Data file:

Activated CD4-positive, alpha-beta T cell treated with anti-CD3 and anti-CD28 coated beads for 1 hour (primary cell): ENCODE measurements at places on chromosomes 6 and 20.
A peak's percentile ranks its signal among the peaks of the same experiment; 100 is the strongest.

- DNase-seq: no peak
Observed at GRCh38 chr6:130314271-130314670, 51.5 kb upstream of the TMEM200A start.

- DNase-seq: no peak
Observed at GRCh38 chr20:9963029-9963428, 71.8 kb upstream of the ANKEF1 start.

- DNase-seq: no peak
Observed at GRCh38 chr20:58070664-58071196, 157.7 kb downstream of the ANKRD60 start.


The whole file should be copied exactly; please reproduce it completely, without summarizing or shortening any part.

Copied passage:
Activated CD4-positive, alpha-beta T cell treated with anti-CD3 and anti-CD28 coated beads for 1 hour (primary cell): ENCODE measurements at places on chromosomes 6 and 20.
A peak's percentile ranks its signal among the peaks of the same experiment; 100 is the strongest.

- DNase-seq: no peak
Observed at GRCh38 chr6:130314271-130314670, 51.5 kb upstream of the TMEM200A start.

- DNase-seq: no peak
Observed at GRCh38 chr20:9963029-9963428, 71.8 kb upstream of the ANKEF1 start.

- DNase-seq: no peak
Observed at GRCh38 chr20:58070664-58071196, 157.7 kb downstream of the ANKRD60 start.